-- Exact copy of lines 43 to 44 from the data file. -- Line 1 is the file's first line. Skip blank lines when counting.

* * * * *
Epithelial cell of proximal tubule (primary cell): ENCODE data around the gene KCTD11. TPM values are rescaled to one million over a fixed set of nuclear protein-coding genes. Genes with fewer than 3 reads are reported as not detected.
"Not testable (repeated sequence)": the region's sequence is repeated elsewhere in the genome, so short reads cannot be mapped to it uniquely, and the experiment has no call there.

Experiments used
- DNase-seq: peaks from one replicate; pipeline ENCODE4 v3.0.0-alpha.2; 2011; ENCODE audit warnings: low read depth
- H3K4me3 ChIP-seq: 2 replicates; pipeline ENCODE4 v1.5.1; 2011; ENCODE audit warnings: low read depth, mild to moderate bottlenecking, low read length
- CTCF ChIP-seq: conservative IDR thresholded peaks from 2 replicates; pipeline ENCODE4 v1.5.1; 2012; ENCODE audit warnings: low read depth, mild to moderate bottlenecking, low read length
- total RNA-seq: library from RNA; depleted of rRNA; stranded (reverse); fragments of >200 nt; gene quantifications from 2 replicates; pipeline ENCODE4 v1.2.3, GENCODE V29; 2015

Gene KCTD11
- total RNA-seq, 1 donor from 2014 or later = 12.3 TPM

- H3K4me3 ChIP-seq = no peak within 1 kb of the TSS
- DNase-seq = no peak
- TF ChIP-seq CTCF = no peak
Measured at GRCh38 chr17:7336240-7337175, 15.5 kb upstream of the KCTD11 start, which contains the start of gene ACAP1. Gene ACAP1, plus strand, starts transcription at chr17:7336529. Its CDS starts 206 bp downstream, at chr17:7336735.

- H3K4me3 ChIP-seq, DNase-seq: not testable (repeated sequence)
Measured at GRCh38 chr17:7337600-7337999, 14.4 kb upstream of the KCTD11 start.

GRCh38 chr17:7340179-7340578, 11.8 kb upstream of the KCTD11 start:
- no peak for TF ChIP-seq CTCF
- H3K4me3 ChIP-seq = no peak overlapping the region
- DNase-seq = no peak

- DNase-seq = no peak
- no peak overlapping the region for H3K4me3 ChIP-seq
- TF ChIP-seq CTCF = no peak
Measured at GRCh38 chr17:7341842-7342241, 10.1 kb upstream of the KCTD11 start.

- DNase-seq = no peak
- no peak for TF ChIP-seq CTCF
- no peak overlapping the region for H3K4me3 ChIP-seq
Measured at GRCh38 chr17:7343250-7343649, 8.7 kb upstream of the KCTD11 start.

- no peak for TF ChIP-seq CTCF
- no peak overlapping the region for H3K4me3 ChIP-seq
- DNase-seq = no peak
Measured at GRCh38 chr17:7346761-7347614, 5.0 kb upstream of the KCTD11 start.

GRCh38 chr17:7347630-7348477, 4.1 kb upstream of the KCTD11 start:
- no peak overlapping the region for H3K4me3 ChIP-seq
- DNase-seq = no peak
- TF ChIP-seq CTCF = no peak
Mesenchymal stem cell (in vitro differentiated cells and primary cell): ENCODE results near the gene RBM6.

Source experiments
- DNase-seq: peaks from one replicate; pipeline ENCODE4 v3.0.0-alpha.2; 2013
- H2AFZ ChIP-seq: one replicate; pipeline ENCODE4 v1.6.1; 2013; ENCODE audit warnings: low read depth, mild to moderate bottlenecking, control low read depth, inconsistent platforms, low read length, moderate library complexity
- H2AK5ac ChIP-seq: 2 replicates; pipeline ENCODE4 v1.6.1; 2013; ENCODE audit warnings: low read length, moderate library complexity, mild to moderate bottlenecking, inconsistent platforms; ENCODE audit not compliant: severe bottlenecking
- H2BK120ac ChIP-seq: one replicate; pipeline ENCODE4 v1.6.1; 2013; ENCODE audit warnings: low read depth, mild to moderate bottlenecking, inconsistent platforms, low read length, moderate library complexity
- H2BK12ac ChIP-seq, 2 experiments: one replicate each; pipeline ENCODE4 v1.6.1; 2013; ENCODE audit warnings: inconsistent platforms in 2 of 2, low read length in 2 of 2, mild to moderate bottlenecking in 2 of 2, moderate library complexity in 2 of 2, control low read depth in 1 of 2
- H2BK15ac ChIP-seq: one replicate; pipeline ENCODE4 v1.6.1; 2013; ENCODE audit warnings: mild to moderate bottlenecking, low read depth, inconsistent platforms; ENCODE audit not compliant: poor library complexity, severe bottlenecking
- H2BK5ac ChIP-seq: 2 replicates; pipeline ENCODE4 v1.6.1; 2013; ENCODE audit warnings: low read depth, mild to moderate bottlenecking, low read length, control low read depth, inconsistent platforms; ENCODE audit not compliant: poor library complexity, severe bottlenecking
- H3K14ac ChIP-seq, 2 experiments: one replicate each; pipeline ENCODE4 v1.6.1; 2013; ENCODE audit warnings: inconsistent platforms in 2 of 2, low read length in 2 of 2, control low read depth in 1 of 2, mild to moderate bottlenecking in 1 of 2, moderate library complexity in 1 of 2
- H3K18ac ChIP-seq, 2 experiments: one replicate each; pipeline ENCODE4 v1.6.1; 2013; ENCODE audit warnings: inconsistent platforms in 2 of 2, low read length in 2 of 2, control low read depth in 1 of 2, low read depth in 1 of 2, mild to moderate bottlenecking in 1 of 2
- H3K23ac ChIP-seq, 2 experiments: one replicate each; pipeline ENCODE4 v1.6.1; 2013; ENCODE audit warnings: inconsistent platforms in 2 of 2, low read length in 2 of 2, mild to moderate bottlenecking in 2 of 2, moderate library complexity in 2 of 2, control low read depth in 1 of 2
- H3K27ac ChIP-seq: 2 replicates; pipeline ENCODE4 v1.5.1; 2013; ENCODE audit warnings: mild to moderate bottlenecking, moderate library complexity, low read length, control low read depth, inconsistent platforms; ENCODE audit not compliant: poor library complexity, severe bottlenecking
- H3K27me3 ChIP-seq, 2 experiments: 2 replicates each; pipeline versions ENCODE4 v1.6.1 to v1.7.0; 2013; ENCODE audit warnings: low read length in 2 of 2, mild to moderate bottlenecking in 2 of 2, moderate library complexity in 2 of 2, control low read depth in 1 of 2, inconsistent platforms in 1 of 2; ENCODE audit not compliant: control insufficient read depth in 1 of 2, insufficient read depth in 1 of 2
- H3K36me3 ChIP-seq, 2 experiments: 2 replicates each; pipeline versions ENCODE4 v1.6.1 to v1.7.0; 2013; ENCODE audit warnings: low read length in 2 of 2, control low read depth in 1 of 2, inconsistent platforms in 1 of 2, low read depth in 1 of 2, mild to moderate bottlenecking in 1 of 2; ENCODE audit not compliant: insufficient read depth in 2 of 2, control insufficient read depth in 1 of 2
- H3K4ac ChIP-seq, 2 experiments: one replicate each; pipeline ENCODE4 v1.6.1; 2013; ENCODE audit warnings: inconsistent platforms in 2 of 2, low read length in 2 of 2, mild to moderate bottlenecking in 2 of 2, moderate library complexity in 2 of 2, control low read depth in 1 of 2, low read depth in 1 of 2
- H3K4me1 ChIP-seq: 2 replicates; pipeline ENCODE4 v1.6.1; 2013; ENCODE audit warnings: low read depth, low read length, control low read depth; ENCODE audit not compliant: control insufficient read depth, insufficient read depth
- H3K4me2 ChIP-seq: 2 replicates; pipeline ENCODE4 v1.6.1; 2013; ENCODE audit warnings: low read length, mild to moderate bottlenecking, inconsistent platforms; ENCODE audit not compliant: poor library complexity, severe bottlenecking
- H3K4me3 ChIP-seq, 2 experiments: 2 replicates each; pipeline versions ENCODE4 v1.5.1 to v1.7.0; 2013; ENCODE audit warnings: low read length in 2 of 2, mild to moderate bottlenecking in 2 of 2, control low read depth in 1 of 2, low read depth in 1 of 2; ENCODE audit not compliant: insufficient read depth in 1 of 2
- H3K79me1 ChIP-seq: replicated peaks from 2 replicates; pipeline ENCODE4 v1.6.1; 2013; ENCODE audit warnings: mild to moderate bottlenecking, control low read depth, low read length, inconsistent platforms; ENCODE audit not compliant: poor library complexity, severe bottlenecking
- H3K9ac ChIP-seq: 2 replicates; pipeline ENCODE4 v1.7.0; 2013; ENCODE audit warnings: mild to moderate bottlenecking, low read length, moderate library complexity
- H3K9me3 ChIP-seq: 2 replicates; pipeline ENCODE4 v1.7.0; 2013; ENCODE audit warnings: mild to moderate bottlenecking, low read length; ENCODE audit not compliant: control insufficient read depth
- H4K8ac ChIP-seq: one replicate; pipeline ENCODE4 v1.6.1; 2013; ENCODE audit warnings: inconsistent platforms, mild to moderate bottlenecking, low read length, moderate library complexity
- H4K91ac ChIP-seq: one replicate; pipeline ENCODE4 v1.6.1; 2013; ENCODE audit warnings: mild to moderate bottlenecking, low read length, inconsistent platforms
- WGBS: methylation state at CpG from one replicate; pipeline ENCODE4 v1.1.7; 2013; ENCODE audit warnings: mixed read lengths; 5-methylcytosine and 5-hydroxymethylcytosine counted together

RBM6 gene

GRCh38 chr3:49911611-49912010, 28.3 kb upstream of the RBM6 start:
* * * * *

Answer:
- H2BK15ac ChIP-seq: one replicate; pipeline ENCODE4 v1.6.1; 2013; ENCODE audit warnings: mild to moderate bottlenecking, low read depth, inconsistent platforms; ENCODE audit not compliant: poor library complexity, severe bottlenecking
- H2BK5ac ChIP-seq: 2 replicates; pipeline ENCODE4 v1.6.1; 2013; ENCODE audit warnings: low read depth, mild to moderate bottlenecking, low read length, control low read depth, inconsistent platforms; ENCODE audit not compliant: poor library complexity, severe bottlenecking